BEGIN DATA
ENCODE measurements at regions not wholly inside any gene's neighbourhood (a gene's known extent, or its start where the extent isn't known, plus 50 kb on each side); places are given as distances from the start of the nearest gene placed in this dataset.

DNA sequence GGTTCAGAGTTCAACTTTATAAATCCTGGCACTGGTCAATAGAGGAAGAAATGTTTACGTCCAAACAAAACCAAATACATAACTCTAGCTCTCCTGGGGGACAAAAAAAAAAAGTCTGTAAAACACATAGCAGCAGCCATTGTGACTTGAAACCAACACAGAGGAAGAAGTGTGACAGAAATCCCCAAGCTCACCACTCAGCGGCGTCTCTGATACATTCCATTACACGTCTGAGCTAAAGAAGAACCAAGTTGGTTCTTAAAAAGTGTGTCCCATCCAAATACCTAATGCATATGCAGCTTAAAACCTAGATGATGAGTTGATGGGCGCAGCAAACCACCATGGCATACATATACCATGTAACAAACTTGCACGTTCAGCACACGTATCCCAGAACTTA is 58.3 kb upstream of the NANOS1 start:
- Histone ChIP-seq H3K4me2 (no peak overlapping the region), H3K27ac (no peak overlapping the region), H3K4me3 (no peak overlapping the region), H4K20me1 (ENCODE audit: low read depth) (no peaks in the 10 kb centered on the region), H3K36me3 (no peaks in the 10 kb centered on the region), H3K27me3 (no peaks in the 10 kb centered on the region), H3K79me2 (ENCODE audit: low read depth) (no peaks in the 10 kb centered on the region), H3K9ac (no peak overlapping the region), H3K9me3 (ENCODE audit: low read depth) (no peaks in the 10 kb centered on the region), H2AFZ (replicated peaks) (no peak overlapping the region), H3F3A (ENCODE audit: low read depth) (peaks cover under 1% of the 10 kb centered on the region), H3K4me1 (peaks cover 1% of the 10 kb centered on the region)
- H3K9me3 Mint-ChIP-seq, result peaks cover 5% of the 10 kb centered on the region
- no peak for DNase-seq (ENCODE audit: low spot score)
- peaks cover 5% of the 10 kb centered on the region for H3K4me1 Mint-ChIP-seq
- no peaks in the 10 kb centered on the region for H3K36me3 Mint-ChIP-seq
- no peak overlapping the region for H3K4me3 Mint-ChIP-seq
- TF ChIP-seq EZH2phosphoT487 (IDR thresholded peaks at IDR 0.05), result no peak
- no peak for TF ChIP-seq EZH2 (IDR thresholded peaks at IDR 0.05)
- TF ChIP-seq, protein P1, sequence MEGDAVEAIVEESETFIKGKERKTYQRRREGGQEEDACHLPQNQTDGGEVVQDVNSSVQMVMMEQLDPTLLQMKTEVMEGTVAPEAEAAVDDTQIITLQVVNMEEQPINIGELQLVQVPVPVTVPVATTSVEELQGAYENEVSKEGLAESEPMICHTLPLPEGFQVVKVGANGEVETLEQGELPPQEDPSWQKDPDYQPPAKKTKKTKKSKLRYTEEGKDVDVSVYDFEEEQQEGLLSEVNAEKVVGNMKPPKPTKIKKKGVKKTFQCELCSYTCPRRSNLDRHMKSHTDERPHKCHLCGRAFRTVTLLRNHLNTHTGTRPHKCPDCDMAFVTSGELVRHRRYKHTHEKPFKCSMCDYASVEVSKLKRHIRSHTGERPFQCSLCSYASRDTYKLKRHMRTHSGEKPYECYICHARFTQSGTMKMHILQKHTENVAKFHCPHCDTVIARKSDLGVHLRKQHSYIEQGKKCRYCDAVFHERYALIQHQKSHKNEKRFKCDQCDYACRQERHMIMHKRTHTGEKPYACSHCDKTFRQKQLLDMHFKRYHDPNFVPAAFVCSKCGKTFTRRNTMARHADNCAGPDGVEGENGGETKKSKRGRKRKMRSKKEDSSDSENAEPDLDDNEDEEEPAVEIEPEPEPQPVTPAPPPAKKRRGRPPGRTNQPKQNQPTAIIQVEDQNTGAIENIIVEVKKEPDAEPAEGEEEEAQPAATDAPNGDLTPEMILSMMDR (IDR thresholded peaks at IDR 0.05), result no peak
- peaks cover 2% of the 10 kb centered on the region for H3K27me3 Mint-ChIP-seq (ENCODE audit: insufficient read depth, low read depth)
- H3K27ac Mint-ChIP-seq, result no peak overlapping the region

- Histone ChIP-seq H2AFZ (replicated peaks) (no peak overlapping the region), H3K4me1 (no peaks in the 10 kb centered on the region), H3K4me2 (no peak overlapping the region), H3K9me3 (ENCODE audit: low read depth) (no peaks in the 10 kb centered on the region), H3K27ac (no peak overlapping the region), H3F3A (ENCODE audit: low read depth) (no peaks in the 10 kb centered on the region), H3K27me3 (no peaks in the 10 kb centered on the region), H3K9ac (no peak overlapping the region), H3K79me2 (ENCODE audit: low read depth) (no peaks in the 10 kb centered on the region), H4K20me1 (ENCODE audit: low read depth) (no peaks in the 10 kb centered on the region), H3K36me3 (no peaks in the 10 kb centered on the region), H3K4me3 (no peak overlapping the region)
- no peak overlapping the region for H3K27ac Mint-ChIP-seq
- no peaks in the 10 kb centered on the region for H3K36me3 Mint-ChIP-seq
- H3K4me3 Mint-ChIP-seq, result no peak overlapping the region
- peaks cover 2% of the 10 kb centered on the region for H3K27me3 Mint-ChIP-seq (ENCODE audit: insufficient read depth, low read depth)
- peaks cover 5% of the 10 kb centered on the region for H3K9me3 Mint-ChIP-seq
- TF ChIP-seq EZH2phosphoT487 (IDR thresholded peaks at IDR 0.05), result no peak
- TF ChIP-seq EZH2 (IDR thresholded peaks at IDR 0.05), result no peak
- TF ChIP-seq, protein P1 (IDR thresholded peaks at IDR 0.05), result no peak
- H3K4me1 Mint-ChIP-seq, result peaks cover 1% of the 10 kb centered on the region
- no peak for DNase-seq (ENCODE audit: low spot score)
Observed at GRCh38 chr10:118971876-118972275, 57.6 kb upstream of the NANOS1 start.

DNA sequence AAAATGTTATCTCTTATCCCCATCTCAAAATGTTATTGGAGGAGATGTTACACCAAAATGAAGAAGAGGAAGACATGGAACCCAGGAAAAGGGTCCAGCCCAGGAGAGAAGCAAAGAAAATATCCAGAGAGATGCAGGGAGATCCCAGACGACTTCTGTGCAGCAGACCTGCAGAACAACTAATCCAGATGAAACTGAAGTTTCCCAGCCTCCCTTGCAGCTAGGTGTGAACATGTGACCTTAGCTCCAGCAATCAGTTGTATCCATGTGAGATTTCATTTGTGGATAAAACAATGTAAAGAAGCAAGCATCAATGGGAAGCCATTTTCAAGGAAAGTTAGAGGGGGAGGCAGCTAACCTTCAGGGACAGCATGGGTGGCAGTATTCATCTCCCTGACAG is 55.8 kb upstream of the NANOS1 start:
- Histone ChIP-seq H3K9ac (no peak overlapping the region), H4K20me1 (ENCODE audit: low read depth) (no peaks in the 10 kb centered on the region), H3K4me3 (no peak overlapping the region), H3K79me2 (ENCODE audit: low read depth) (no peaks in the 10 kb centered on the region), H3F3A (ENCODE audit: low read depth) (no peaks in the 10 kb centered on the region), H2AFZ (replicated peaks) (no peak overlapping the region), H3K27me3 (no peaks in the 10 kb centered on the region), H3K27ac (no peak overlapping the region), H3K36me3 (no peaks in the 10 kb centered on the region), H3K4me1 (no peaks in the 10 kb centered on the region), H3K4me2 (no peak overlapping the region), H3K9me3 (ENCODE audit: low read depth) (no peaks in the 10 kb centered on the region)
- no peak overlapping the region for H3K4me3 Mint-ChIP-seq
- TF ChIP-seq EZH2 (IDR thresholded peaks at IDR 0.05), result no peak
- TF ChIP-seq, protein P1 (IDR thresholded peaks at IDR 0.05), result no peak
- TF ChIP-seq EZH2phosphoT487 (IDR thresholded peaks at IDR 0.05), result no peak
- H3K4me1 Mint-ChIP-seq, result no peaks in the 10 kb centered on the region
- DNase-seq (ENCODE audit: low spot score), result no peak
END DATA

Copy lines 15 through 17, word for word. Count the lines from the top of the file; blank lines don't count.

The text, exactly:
- no peak overlapping the region for H3K27ac Mint-ChIP-seq
- no peaks in the 10 kb centered on the region for H3K36me3 Mint-ChIP-seq
- H3K4me3 Mint-ChIP-seq, result no peak overlapping the region